In 7b087ae/ghc:

Make raiseIO# produce topRes

Make `raiseIO#` produce `topRes` instead of `ExnRes`. `ExnRes` leads to
demand analysis being too aggressive, IMO, allowing imprecise exceptions
produced by `throw` to replace exceptions thrown by `throwIO` that
would like to think of as precise.

This fixes that, but is certanly much more conservative than we would
ideally like. Let's see how bad it is.

Fixes Trac #13380

Reviewers: austin, bgamari

Subscribers: rwbarton, thomie

Differential Revision: https://phabricator.haskell.org/D3301

comment:7 Changed 3 years ago by bgamari

Resolution: fixed
Status: newclosed

This is now fixed, although as acknowledged in the commit message we may be able to do better in the future.

comment:8 Changed 3 years ago by simonpj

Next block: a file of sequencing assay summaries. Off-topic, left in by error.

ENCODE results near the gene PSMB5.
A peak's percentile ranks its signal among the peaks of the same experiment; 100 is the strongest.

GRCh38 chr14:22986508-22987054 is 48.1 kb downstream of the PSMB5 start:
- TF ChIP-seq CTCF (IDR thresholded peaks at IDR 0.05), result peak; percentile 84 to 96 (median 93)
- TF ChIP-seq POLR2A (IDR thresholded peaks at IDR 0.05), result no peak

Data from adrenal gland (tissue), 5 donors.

Wow. We said "let's see how bad it is". Did we measure the perf impact, if any? What's the nofib change?

Last edited 3 years ago by simonpj (previous) (diff)

comment:9 in reply to:  8 Changed 3 years ago by dfeuer

Replying to simonpj:

Wow. We said "let's see how bad it is". Did we measure the perf impact, if any? What's the nofib change?

It wasn't absolutely horrifying. /da4687f63ffe5a6162e3d7856aa53de048dd0f42 I'm benchmarking a change right now to manually strictify a few library functions that were likely affected; we'll see how that goes. BTW, did you see my note on the insufficiency of the note on the I/O hack in the demand analyzer?

comment:10 Changed 3 years ago by simonpj

OK: please put the nfib results here.

And check that we still get the improvements reported in #11222

comment:11 Changed 3 years ago by simonpj

Priority: normalhigh
Resolution: fixed
Status: closednew

Re-opening to ensure that we do check those perf numbers.

comment:12 Changed 2 years ago by bgamari

Owner: set to dfeuer

David, could you provide some more quantitative performance evaluation?